When doctors focus on survival, we can overlook what patients need to feel ‘well’

While rotating through the UCI this summer, I had a patient who implore me Water. He was intubated, so could not speak. Instead, he would scribble “chips” of ice in a notebook that kept us near her bed.

This patient had a feeding tube and an IV, so it was not malnourished or dehydrated in a medical sense, but could not give food or drink by mouth as if choking, he could have infected their lungs.

avoided him because he had a hard time meeting his eyes. As he gestured toward the notebook, I would say, “I know, I’m sorry,” and leave the room as soon as I could.

As fledgling psychiatrist , I try to recognize when and why I feel uncomfortable in my role as a doctor. Do not quench the thirst of this patient opened his eyes to how food and water are vital to feel alive – and how we as health care providers can do better to give our patients the quality of life when they are with us

.

When finally feeding tubes removed from the throat of the patient, the first thing he said was: “I have not eaten in weeks!” The senior doctor reminded the role of the feeding tube.

Doctors and patients are not always on the same page.

The language we use helps create this gap. It is much easier to make patients “NPO” which does not mean anything by mouth, which count on the fact that they are denying food and water. It is much easier to give people what they need to survive, rather than what they need to feel “good.”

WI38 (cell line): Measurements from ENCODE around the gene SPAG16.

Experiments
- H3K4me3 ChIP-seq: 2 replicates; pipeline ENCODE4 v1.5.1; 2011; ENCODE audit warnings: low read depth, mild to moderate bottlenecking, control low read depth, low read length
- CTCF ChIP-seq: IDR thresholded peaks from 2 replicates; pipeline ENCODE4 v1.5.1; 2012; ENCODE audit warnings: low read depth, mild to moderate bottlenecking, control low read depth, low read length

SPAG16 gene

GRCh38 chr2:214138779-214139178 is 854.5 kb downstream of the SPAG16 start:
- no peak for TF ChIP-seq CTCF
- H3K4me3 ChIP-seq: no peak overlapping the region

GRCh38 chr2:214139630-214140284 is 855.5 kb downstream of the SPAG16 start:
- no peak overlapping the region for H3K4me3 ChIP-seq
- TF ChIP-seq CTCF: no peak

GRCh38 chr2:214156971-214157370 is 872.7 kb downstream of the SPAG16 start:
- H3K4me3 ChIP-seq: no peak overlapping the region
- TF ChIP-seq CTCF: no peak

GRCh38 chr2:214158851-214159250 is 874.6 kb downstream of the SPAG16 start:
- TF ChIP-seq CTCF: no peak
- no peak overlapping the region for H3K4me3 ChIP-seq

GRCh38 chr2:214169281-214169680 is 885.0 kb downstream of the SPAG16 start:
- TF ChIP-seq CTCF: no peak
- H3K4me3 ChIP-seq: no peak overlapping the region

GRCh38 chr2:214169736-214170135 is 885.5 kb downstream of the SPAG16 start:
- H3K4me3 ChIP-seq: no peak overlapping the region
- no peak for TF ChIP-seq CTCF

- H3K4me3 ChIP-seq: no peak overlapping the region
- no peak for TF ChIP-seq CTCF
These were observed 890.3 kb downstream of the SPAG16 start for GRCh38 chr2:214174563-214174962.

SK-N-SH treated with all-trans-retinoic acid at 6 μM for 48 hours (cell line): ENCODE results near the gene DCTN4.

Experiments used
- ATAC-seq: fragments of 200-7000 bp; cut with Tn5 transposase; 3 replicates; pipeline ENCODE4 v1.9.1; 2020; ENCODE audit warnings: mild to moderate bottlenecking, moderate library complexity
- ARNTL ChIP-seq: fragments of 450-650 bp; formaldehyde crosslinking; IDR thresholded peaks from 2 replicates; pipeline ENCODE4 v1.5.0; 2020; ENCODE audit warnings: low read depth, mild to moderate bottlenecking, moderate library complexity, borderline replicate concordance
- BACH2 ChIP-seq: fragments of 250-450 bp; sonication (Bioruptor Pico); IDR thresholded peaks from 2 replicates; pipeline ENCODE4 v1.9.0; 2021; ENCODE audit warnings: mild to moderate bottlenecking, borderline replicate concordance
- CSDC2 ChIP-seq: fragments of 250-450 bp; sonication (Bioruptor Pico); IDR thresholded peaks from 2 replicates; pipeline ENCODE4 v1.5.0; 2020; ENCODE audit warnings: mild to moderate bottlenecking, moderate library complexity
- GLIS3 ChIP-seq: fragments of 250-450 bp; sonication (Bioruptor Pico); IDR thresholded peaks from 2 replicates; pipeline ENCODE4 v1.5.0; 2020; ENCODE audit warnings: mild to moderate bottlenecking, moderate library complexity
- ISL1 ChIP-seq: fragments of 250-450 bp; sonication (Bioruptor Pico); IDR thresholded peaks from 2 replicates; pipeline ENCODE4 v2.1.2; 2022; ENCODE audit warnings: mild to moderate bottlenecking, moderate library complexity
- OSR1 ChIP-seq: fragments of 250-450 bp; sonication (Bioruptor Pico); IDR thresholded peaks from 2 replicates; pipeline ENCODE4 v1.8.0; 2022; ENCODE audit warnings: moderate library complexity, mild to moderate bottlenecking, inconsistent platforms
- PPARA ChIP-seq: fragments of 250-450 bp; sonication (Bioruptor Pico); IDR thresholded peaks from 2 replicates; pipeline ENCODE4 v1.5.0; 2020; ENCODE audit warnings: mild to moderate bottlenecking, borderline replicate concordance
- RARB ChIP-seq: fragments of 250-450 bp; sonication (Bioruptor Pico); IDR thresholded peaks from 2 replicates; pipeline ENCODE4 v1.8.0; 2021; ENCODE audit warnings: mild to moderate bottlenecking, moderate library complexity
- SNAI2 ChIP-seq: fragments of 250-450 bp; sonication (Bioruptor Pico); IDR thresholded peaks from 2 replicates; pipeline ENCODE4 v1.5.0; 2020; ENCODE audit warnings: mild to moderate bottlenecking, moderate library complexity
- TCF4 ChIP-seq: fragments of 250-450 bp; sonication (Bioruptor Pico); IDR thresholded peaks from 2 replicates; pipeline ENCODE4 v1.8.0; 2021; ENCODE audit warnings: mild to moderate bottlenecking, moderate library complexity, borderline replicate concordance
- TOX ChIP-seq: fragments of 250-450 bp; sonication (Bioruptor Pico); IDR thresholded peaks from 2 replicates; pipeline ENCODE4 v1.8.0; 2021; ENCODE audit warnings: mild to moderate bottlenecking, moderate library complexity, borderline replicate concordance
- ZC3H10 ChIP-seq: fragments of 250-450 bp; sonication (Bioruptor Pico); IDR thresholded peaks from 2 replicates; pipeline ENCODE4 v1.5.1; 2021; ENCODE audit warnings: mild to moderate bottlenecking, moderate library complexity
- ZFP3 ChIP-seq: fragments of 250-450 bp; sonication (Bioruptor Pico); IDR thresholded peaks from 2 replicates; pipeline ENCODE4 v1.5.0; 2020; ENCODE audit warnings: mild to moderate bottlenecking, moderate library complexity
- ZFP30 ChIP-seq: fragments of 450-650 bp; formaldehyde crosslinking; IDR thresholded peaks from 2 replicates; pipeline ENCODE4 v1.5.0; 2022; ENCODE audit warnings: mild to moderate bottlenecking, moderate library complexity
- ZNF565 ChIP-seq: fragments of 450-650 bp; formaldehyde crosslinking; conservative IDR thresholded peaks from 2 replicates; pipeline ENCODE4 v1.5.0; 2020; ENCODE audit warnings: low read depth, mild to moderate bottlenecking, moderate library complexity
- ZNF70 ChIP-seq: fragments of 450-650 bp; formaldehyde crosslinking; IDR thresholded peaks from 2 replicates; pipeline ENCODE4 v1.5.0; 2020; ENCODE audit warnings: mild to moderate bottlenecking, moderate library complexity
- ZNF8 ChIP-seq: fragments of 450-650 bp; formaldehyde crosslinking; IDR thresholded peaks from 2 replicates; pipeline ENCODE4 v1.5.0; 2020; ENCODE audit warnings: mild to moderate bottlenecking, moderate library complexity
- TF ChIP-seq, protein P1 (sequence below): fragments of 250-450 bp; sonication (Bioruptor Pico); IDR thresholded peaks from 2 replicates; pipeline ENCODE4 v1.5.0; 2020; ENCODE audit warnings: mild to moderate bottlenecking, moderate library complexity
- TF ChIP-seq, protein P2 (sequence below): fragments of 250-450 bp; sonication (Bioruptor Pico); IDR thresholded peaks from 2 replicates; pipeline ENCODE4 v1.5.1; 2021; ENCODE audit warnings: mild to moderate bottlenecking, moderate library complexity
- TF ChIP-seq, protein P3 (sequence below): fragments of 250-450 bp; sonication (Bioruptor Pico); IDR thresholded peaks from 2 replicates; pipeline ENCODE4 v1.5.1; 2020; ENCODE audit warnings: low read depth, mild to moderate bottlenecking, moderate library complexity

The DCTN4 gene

Some of our elderly have diets or thickened liquid puree to prevent choking. I’ve tried. They are disgusting. Many patients feel the same.

A JAMA recent study , people with dementia thick liquids that were often turned away from them, with the risk of dehydration and other conditions. To better understand this diet and its ramifications, a group of health professionals at the University of California, San Francisco started thickened liquid provocateur , drink only this diet for a day. Their experiences, captured on video, are brutal in its honesty.

“Tastes mucosa,” said one young participant.

“It’s not so bad,” said a resident, as well as the face, pursed mouth and grimacing, he told a different story.

As a new doctor, these experiences have encouraged me to think carefully about how food affects the quality of life of my patient. While we can not always change the medical treatment of the problems of our patients, you may get to see when we can get lost.

During the summer, we had a patient who was rapidly declining. He was surviving on food pureed, while a chocolate bar Milky Way sat at a table beside him.

Our senior doctor told inmates serving this man that he is.

“You can finally eat the Milky Way,” said the doctor. “You must make your business before it leaves the ground.”

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